U.S. Fish and Wildlife Service
134 Union Boulevard
Lakewood, Colorado 80228
September 8, 2010
Mark Wilson 406-449-5225
Leith Edgar 303-236-4588
Listing of the Arctic Grayling Under the ESA Is Warranted
The U.S. Fish and Wildlife Service (Service) announced today that listing the upper Missouri River basin Distinct Population Segment of Arctic grayling, as threatened or endangered under the Endangered Species Act (ESA) is warranted, but that listing the fish is precluded at this time by the need to complete other listing actions of a higher priority. The Arctic grayling will be classified as a candidate species until a listing proposal can be prepared. Candidate species do not receive statutory protection under the ESA and remain state-managed species.
Upper Missouri River native populations of Arctic grayling are found in the Big Hole River, Miner Lake, Mussigbrod Lake, the Madison River-Ennis Reservoir, and Red Rock lakes.
In 2007, the Service determined the fluvial Arctic grayling population of the upper Missouri River was not a listable entity under the ESA because it did not constitute a species, subspecies or Distinct Population Segment (DPS). A DPS is a segment of a vertebrate species that is discreet or isolated from rest of the population and is considered significant to the taxon to which it belongs.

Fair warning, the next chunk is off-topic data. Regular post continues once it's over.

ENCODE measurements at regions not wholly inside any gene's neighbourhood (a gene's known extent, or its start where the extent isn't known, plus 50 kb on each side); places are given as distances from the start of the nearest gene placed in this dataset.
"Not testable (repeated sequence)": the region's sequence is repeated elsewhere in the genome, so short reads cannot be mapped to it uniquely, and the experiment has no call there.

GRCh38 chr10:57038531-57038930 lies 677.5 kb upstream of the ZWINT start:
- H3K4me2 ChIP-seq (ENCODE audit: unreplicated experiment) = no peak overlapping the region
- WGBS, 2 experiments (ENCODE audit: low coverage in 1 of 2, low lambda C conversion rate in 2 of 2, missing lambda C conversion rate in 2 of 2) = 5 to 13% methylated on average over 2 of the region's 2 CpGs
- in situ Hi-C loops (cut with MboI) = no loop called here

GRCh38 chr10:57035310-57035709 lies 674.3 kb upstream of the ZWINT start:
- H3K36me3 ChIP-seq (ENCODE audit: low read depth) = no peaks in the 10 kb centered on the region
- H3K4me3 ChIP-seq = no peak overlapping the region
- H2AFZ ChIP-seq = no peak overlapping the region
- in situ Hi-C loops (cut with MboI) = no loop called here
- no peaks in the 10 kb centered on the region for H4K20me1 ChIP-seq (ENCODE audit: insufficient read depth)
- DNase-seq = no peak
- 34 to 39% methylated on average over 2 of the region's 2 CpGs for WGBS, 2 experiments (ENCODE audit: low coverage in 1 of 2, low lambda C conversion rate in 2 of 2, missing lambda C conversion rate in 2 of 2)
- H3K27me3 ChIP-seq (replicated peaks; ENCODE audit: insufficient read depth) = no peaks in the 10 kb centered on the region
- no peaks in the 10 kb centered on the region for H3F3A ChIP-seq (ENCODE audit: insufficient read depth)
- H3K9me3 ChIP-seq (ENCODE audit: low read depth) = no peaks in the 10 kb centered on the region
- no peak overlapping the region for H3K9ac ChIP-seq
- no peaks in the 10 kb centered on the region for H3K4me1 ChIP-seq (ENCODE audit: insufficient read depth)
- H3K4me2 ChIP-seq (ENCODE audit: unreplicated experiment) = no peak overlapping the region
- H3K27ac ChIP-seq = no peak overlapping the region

Subsequently, the Center for Biological Diversity and others filed a complaint challenging the 2007 finding. In a settlement agreement, the Service agreed to publish a new status review finding on or before August 30, 2010. As part of the settlement, the Service agreed to consider the appropriateness of a DPS designation for Arctic grayling populations in the upper Missouri River basin.
Since the 2007 finding, additional research has been conducted and new information on the genetics of Arctic grayling has become available. Today’s finding incorporates this new information resulting in a more comprehensive DPS analysis. The results of this analysis indicate the upper Missouri River basin population of Arctic grayling satisfies the discreteness standard of the DPS policy. This population segment is physically isolated and new genetic data provide conclusive evidence that Arctic grayling in the upper Missouri River basin have been separated from other populations for thousands of years. Loss of this segment would create a significant gap in the species’ range.